The killing of Anwar al-Awlaki last week has sparked spirited discussions in the prestige press and on the Web. Awlaki was an American-born Muslim cleric who once headed a mosque in Falls Church, Virginia. But he traveled to Yemen, where he became a leader of al Qaida on the Arabian Peninsula. He urged fellow jihadists to take up arms and to engage in terror attacks on the United States, the country of his birth and citizenship.
For most of the nation’s history, such acts would be recognized, quite simply, as acts of treason. And in calling not just for war against America, but for terror acts outside all the recognized laws of warfare, Awlaki would have been branded Hostis humani generis — an enemy of all mankind. Such was the status of pirates and slave traders in the nineteenth century.
Some conservatives argue that Awlaki’s case should be compared to that of Herbert Hans Haupt, the naturalized German-American who joined a Nazi effort to sabotage power plants on the East Coast of the U.S. in 1942. The plotters were put ashore on Long Island by a German U-boat. The FBI quickly apprehended them and they were all tried, convicted, and sentenced to death in the space of just weeks. Haupt and most of the non-U.S. citizen saboteurs were executed in the Washington Navy Yard’s electric chair.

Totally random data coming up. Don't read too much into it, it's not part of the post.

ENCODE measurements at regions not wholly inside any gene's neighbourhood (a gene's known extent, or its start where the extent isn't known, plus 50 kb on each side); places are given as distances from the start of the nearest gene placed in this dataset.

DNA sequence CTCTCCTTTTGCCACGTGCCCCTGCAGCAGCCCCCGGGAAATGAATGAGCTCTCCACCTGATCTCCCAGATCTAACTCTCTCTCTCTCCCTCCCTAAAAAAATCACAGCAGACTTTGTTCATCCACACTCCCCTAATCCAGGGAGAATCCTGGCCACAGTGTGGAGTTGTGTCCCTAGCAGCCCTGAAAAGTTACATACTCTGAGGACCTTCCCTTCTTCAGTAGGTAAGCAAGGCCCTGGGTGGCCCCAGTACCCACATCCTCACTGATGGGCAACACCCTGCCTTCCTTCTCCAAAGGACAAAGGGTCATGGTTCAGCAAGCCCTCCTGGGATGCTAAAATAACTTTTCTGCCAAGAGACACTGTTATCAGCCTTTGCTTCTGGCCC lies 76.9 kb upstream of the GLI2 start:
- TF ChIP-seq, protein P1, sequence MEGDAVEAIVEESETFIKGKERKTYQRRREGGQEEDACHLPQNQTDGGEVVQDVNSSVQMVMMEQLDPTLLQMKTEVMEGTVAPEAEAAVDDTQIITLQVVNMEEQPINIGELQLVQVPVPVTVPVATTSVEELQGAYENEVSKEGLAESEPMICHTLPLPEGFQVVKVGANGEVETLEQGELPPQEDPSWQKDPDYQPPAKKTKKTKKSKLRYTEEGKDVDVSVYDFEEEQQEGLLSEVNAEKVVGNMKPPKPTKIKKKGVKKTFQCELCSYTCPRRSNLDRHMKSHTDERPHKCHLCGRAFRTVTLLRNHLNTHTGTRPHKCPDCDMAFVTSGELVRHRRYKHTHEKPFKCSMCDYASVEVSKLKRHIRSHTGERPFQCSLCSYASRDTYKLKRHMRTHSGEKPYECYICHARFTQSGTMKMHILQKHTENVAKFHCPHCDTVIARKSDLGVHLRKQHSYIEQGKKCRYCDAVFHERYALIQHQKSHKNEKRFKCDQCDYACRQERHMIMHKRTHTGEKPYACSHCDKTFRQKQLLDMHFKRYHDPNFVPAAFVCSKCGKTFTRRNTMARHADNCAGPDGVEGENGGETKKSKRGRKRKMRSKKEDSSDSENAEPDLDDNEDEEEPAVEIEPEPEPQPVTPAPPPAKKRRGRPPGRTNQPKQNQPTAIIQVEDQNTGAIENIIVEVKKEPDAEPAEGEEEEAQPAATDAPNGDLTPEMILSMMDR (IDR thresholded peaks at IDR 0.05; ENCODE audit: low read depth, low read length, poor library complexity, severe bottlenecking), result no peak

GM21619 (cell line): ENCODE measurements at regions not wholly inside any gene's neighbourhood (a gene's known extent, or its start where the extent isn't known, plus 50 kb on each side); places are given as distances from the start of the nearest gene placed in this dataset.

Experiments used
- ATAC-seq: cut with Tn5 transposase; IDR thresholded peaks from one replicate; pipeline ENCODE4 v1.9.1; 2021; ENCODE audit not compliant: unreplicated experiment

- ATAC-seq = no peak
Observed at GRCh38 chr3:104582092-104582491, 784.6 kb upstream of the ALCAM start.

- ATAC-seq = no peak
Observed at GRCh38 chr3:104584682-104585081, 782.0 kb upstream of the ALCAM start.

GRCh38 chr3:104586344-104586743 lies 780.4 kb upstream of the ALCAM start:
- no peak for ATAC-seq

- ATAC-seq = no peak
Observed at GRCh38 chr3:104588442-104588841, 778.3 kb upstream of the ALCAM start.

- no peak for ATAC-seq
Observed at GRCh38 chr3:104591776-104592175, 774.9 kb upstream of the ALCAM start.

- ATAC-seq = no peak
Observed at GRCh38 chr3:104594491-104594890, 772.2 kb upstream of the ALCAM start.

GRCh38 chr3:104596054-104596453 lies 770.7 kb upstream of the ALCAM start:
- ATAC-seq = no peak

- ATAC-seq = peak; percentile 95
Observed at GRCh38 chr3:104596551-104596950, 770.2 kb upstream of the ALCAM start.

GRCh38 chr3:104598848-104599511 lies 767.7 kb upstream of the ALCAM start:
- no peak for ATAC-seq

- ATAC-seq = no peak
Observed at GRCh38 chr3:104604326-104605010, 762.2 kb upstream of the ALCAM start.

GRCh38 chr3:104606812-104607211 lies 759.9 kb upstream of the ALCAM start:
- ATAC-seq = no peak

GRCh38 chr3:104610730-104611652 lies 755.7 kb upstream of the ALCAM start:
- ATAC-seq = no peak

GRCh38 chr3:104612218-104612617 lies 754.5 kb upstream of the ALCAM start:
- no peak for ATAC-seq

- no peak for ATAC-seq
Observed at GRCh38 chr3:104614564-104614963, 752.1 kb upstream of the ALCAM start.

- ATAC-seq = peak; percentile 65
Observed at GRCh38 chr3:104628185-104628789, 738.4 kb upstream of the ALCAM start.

There may even be, however, a stronger argument from our history to back up what President Obama did in dispatching Awlaki. President Lincoln’s final dispatch to his commanding general was dated April 7, 1865. In it, he noted Gen. Sheridan’s telegram to Gen. Grant: “General Sheridan says ‘If the thing is pressed, I think Lee will surrender.’ Let the thing be pressed.”
Let the thing be pressed. What a terrible telegram to have to send. It meant more beardless young rebel boys and white-haired old men would be found dead in trenches. It would also mean a favorite Union drummer boy would lose his young life, and a favorite young cavalry captain, and many, many more.
“Let the thing be pressed,” meant more death and destruction to American citizens. But Lincoln believed the greater mercy was to press the thing — to end the war.
The discussions we are hearing about whether President Obama was wrong to “target” an American citizen, Anwar al-Awlaki, in Yemen take on a bizarre character. Anyone who disputes this most necessary use of lethal force is not engaged in a serious debate.
When an American citizen turns terrorist and calls for murderous attacks on his fellow citizens, he surely places himself outside the protection of our Constitution and laws.
We now hear loud moans go up from those whom former federal prosecutor Andy McCarthy calls the “al Qaida bar.” Herman Haupt, after all, got a trial by military tribunal.
The Confederate defenders of Richmond in 1865 got no such due process. Nor should they have.
Lincoln showed plenty of mercy toward the rebels — after they surrendered. But he was more than willing to let the thing be pressed against them while they were in rebellion and seeking to destroy the Union.